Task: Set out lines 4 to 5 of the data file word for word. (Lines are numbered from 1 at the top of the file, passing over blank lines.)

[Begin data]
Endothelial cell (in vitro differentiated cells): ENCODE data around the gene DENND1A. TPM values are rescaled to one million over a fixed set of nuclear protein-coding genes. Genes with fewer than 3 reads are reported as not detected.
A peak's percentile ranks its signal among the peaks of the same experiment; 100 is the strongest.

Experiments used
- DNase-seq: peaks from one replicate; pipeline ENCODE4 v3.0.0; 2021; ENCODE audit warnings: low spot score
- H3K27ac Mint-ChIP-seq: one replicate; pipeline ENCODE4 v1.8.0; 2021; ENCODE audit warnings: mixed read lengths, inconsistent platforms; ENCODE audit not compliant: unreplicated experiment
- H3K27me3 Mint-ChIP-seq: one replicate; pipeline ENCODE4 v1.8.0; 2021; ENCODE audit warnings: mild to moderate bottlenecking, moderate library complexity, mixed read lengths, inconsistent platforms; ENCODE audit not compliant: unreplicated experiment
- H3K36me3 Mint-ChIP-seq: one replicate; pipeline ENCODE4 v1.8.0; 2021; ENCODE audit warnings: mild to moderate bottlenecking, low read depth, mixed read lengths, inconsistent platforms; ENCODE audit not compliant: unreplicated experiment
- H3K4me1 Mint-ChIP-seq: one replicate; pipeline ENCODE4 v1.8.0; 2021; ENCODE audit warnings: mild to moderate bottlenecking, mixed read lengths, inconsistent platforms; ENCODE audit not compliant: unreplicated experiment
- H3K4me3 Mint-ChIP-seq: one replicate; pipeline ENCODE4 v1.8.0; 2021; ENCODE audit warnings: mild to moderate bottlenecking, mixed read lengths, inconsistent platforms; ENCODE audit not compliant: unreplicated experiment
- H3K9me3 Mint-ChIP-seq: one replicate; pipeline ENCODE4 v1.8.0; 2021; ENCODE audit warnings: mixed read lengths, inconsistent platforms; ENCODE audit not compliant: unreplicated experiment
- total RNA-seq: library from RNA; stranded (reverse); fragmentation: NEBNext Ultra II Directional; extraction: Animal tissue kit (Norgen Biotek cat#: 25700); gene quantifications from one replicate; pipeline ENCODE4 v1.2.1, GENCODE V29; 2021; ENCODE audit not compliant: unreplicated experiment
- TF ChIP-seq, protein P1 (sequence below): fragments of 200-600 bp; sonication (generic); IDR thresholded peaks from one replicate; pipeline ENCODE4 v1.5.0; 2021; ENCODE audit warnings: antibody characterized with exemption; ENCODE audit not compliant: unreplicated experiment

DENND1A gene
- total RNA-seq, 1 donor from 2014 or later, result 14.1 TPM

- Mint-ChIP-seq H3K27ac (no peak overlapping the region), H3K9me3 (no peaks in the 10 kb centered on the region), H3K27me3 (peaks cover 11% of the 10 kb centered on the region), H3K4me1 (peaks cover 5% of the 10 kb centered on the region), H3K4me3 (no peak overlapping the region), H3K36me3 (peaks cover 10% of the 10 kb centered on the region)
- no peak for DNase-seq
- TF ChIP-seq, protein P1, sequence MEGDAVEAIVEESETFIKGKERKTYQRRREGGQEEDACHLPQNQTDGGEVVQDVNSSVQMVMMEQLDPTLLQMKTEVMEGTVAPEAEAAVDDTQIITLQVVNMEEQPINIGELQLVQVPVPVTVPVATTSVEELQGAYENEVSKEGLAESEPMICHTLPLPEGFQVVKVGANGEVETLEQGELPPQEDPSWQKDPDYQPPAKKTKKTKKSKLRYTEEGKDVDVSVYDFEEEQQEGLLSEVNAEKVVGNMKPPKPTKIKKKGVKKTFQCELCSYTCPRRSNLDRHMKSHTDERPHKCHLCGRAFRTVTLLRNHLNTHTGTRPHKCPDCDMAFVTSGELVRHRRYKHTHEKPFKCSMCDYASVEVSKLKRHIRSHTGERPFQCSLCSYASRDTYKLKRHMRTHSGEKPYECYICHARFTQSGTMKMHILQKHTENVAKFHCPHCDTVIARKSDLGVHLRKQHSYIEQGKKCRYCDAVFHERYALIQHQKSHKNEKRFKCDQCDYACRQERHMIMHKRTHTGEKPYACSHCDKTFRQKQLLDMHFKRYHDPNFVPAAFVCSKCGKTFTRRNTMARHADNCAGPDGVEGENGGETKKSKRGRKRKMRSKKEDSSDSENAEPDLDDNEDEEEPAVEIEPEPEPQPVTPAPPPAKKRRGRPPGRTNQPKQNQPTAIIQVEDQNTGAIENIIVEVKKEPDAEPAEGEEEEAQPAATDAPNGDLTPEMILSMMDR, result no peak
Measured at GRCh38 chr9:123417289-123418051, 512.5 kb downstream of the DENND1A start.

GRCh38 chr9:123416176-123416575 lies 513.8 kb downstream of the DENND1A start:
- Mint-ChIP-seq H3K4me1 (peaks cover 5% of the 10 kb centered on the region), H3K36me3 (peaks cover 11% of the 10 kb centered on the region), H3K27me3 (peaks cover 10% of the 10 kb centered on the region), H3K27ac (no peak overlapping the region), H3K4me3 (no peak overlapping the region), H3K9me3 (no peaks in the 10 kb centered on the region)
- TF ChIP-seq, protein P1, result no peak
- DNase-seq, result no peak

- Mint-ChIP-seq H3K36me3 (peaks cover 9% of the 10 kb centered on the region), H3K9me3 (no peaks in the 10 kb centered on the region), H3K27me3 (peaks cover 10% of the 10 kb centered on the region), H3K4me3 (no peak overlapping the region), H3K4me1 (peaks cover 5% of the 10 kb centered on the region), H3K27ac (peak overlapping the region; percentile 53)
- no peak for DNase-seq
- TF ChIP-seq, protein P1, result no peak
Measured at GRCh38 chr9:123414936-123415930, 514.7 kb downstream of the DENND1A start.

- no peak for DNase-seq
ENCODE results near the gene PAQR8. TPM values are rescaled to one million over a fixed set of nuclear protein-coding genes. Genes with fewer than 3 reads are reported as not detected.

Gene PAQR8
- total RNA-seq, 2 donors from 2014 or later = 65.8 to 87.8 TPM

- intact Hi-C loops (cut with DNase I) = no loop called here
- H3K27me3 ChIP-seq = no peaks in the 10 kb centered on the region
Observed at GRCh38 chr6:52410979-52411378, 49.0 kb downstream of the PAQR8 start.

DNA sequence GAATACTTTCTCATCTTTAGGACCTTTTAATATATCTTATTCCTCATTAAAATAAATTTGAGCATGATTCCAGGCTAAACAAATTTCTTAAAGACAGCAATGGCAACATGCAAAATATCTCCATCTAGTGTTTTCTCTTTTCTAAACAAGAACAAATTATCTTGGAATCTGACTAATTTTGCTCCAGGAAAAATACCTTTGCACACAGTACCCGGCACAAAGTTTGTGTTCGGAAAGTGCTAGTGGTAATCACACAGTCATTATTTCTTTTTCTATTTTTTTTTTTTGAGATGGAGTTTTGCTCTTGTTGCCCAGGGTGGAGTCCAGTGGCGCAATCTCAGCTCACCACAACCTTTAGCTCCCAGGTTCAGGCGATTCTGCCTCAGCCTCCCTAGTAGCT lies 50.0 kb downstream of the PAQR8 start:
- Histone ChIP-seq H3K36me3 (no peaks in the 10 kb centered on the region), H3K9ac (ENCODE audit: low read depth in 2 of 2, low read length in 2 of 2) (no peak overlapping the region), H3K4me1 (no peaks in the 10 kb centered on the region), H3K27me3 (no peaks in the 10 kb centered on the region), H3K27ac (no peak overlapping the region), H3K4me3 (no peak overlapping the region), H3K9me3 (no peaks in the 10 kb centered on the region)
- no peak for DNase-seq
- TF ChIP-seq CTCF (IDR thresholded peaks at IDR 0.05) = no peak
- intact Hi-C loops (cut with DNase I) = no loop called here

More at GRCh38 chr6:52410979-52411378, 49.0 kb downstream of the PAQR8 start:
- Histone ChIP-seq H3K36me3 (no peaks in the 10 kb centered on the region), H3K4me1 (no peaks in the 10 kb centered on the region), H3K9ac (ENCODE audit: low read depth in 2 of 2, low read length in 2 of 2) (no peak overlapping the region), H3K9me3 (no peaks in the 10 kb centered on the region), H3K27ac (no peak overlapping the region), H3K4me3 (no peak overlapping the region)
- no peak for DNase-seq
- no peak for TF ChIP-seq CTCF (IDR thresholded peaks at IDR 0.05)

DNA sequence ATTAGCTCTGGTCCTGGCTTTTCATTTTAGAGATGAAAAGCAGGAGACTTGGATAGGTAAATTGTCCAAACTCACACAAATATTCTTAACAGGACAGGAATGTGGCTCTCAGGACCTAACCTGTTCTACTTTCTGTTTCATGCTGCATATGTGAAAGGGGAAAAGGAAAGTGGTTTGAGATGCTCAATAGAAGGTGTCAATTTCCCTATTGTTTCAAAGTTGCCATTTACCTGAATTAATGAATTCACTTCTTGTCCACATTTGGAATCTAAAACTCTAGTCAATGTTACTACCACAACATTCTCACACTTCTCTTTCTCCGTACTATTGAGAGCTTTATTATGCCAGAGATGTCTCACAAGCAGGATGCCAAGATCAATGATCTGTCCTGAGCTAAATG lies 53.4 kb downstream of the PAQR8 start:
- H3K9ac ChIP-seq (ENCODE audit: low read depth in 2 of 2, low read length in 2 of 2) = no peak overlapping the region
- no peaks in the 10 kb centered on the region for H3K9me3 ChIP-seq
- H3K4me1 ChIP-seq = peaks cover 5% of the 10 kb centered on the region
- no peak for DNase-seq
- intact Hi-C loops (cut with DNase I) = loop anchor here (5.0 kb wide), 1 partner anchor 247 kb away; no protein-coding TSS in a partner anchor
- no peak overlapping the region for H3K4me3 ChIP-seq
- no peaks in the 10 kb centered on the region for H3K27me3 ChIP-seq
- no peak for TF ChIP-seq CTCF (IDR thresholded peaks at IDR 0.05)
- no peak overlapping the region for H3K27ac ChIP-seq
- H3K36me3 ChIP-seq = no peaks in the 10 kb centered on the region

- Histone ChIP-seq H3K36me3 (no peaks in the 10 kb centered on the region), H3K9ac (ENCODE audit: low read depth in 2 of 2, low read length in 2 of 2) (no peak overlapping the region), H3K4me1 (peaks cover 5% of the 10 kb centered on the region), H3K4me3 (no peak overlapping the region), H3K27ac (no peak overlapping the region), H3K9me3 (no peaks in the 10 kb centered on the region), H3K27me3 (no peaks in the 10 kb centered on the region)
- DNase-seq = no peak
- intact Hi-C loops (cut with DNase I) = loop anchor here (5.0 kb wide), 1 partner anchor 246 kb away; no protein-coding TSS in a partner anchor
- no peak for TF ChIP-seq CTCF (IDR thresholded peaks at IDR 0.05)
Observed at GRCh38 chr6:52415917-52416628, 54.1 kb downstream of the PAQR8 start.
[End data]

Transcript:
- DNase-seq: peaks from one replicate; pipeline ENCODE4 v3.0.0; 2021; ENCODE audit warnings: low spot score
- H3K27ac Mint-ChIP-seq: one replicate; pipeline ENCODE4 v1.8.0; 2021; ENCODE audit warnings: mixed read lengths, inconsistent platforms; ENCODE audit not compliant: unreplicated experiment